was always too much in awe of “Mine, however, was not an him to be otherwise than extremely education of cram. My father subdued and quiet in his presence." never permitted anything which I It was at the close of this childlearnt to degenerate into a mere hood education, on the eve of going exercise of memory. He strove to abroad, that his father (the very make the understanding not only place in Hyde Park where he did go along with every step of the so being remembered by the son all teaching, but if possible precede it. his life) pointed out to him the Anything which could be found superiority over all his contemporaries which he had derived from seems to have expected effects withhis training. The son felt that out causes." what his father said respecting his It is impossible to imagine a state peculiar advantages “ was exactly of more complete isolation from the the truth and common-sense of the life and the world which he was inmatter, and it fixed his opinion and tended to regenerate. He was cast feeling from that time forward.” from his father's workshop, fearfully The frankness of this statement and wonderfully fashioned, upon a is well borne out by several pas- world of which he knew nothing in sages in his book. There is abun- its ordinary experiences, daily life, dant evidence in the exaggerated and natural human interests and symrecollection of his childish achieve- pathies. The power of knowing men ments, in the implied meaning of and characters, of understanding the his exalted compliments to his wife, real nature which had been crushed in the estimate of his books, in his out of him, was lost and never afterremarks upon his official relations wards acquired. In later life he and his relations to society, that knew no more of men and women notwithstanding some self-deprecia- than at fourteen he knew of schooltory observations, a consuming but boys. not altogether obtrusive vanity had The whole moral influence which been developed during his child- centred upon the child appears, so hood, and remained as the basis of far as this Autobiography reveals it, his character through life.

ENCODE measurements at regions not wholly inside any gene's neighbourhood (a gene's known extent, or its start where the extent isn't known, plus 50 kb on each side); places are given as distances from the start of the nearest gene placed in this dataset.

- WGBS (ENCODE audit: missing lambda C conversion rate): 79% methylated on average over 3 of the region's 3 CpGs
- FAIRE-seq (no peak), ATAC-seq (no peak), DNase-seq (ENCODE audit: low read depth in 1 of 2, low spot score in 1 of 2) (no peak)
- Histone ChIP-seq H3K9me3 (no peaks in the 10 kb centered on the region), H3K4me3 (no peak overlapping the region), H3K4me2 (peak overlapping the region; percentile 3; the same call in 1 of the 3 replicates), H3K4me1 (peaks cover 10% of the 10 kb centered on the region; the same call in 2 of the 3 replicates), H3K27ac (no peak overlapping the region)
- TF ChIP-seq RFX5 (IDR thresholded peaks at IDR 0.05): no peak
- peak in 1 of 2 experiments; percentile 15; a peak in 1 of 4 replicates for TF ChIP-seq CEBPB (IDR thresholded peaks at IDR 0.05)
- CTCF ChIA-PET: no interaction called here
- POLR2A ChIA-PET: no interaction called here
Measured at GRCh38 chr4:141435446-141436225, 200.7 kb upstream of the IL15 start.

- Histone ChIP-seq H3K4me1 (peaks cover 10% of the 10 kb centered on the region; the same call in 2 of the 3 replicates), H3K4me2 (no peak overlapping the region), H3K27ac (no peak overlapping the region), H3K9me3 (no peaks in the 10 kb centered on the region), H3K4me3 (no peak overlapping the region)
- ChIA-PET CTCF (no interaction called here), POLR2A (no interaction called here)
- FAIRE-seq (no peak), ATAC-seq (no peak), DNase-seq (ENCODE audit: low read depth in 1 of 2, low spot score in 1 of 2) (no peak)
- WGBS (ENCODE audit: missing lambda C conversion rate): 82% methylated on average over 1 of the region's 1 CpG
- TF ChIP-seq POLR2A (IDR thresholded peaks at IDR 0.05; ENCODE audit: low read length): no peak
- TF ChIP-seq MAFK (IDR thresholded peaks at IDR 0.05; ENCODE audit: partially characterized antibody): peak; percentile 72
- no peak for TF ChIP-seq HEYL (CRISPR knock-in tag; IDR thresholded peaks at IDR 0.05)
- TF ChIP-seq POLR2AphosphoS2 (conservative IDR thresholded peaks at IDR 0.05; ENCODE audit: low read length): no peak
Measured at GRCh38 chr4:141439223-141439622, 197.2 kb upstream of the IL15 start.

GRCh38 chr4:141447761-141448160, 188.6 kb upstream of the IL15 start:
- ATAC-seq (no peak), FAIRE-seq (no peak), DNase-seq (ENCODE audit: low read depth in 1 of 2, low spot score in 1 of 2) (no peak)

to have been exercised by the father. Now let us examine the negative The mother's influence, at all events, side of this marvellous training. is not remembered. The brothers The child was carefully kept from and sisters are recalled as the unintercourse with other boys, in willing victims of his instruction, order to escape “ the contagion of who bored him and probably disvulgar modes of thought and feel liked him. Of companions and ing." He paid the price of inferi- playfellows he had none. The father ority in schoolboy accomplishments. was ubiquitous, bent on moulding He had no holidays, and no boy him, never relaxing his vigilance. companions. His daily leisure for "My father's senses and mental amusement was devoted to occupa- faculties were always on the alert; tions of a bookish turn. He was he carried decision and energy of through life. inexpert in anything character in his whole manner, and requiring manual dexterity, — his into every action of life, and this as mind as well as his hands did its much as his talents contributed to work very lamely when applied to the strong impression which he practical details, and he was con- always made upon those with whom stantly meriting reproof by inat he came into personal contact.” tention, inobservance, and general Mill describes his father as having slackness of mind in matters of produced an enormous effect upon daily life." His education was his character. He gravely exhorted limited to training him to know or sternly reproved conduct with a rather than to do. The son's de- view to “justice, temperance (to ficiencies arose from absence of which he gave a very extended apschool life; yet, both as a boy and plication), veracity, perseverance, as a youth, he smarted incessantly readiness to encounter pain, and under his father's severe admoni- especially labour-regard for the tions. “Here, as well as in some public good, estimation of persons other points in my tuition, he according to their merits, and of